The Temptations had four hits in 1965, but it was their first song  penned by Smoky Robinson and fellow Miracles member Ronnie White that became their biggest hit to date. “My Girl” was to go to #1 in March and remains the most famous and critically acclaimed Temptations song and my favorite Motown slow ballad. Interestingly, it was also David Ruffin’s first lead vocal which was followed by three other singles by the Temps with Ruffin also in the lead in 1965 – “It’s Growing”, “Since I Lost My Baby” and “My Baby” – which were all solid Temptations songs. This trend would continue during the next two and a half years (with Ruffin the lead or co-lead singer on virtually all of the Temps hit songs) until in mid-1968 Ruffin was “fired” from the group owing to problems from his swelling ego, and his drug usage. Meanwhile, Smoky Robinson and the Miracles were having a successful year with several hit singles “Ooh, Baby, Baby” (later covered successfully by Linda Ronstadt), “My Girl is Gone” and their best single to date the beautiful “Tracks of My Tears”. At the end of the year, the Miracles released their most upbeat single and my second favorite by them “Going to a Go-Go” which had a great drum opening and rhythm section throughout.

In addition to the four super Motown groups, there were several other notable soul and R&B hits that I enjoyed. Motown solo artist, Marvin Gaye had three top tens , “I’ll be Doggone”, “Ain’t that Peculiar” and my favorite “How Sweet it is” which was later covered by James Taylor. The Godfather of Soul, James Brown had his two most popular hits “I Got You (I Feel Good), and “Papa’s Got a Brand New Bag”  which were both outstanding R&B songs. Wilson Pickett released the iconic “In the Midnight Hour” which though it only made #21, is one of the most memorable songs which many groups later covered. In fact, it seemed that at every junior high school dance I went to at the time, the local rock band would play it. Jr. Walker and the All Stars had the rousing “Shotgun”, their first and best hit. Lead singer Curtis Mayfield of the Impressions penned the beautiful, soulful and religious “People Get Ready” which was inspired by Dr. King’s Civil Rights March on Washington in 1964. Finally, Otis Redding had his first top 40 hit with “I’ve Been Loving You too Long” and then the single “Respect”. Both are considered among the greatest soul and R&B songs of all time , though in the latter case, it was Aretha’s more famous version in 1967 that most people remember.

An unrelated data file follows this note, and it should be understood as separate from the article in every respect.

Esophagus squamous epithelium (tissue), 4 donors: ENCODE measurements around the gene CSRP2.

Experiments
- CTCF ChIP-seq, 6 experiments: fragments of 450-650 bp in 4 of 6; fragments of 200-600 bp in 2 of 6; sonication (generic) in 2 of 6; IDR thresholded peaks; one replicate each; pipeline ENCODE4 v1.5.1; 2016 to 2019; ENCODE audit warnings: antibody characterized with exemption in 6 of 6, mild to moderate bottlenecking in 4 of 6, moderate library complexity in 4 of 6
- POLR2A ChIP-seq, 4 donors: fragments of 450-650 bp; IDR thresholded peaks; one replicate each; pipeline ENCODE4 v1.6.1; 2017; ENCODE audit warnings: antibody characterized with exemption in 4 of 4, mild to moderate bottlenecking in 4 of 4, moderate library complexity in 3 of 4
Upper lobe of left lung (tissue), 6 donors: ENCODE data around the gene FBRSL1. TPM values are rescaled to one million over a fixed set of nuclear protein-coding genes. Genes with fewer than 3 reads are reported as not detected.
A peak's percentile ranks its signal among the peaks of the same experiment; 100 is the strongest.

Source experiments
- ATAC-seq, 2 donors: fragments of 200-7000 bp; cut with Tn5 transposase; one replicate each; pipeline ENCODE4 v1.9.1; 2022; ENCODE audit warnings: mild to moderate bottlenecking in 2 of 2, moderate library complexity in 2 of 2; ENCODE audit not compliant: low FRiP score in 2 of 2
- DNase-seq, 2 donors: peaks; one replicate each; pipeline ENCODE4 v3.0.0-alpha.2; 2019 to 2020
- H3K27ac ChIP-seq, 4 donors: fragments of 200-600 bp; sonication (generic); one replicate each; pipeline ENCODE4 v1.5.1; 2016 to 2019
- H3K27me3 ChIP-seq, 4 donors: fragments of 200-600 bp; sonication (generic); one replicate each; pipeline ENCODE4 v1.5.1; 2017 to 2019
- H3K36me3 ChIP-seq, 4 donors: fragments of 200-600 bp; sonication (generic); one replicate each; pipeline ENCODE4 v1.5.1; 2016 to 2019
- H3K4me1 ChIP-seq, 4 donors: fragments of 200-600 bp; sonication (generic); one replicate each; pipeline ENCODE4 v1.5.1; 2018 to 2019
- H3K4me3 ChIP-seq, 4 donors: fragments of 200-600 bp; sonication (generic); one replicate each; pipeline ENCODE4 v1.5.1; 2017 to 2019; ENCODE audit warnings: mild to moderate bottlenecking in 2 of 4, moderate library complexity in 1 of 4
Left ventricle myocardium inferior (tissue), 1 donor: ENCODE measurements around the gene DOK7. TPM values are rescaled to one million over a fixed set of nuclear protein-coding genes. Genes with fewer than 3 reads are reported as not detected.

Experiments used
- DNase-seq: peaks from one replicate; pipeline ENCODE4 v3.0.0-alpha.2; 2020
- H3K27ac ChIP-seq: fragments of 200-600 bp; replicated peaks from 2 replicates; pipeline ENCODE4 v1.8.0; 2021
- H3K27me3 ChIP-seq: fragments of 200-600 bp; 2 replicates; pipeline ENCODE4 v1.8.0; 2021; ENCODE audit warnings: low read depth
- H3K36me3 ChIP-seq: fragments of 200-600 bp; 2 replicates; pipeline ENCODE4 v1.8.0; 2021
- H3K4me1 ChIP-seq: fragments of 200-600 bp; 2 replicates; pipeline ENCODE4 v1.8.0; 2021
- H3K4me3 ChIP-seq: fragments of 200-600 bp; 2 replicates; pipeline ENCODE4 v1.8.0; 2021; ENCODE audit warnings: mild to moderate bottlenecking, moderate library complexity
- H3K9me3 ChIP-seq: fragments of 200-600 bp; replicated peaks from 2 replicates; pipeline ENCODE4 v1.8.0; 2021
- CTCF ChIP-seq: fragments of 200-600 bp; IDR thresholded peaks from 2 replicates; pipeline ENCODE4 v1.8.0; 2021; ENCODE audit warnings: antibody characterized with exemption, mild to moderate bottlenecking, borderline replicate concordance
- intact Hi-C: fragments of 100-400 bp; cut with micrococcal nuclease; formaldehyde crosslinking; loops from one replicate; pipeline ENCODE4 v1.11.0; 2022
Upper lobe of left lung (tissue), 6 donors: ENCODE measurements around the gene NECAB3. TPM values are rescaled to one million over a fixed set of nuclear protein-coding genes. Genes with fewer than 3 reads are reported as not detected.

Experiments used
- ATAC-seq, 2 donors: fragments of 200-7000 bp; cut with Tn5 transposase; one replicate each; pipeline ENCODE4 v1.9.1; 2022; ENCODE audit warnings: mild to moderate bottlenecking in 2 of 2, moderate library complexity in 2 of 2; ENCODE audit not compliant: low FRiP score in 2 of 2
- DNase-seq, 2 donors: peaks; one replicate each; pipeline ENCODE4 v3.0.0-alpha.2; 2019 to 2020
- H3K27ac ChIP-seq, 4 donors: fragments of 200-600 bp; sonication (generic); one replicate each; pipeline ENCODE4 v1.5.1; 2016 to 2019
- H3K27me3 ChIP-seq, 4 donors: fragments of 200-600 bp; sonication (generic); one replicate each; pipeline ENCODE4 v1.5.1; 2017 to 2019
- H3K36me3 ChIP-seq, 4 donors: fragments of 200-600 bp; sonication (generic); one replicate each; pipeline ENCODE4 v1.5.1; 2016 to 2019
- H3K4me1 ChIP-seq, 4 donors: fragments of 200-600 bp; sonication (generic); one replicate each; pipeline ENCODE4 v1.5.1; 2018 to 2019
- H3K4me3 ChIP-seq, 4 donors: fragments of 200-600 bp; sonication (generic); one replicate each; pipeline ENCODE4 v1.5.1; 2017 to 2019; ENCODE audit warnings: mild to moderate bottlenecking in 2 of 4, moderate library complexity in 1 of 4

There were also several artists that didn’t fit into the new dominant trends of folk-rock or soul/R&B in the US in 1965 but were excellent in 1965. This included most notably the Beach Boys who had an excellent year starting with their great remake of “Do You Wanna Dance”, “Help Me Rhonda” which reached #1, and “California Girls” which hit #3, the last song being a personal favorite of mine (and my Californian wife). While all three songs followed the surf sound that the Beach Boys had popularized in 1963 and 1964 (and which was the dominant US rock sound in those years), “California Girls” marked a change in the Beach Boys music, with its lengthy instrumental introduction, and a change in tempo to a slower pace than the typical Beach Boys hit. It was to presage the superb Beach Boys album Pet Sounds  in 1966 which marked the end of the beach music era. The Righteous Brothers also dominated the pop charts with “Unchained Melody” (later featured in the 1990 movie “Ghost”) and their greatest song ever “You’ve Lost that Lovin’ Feeling”.  The Four Seasons remained a force in the pop/rock world with two big hits “Bye, Bye Baby” and one of my favorites ever by them “Let’s Hang On”. While a brand new pop/rock group, Gary Lewis and the Playboys, had a very successful 1965 with five major hits, the best of the lot being “This Diamond Ring” and “Everybody Loves a Clown”.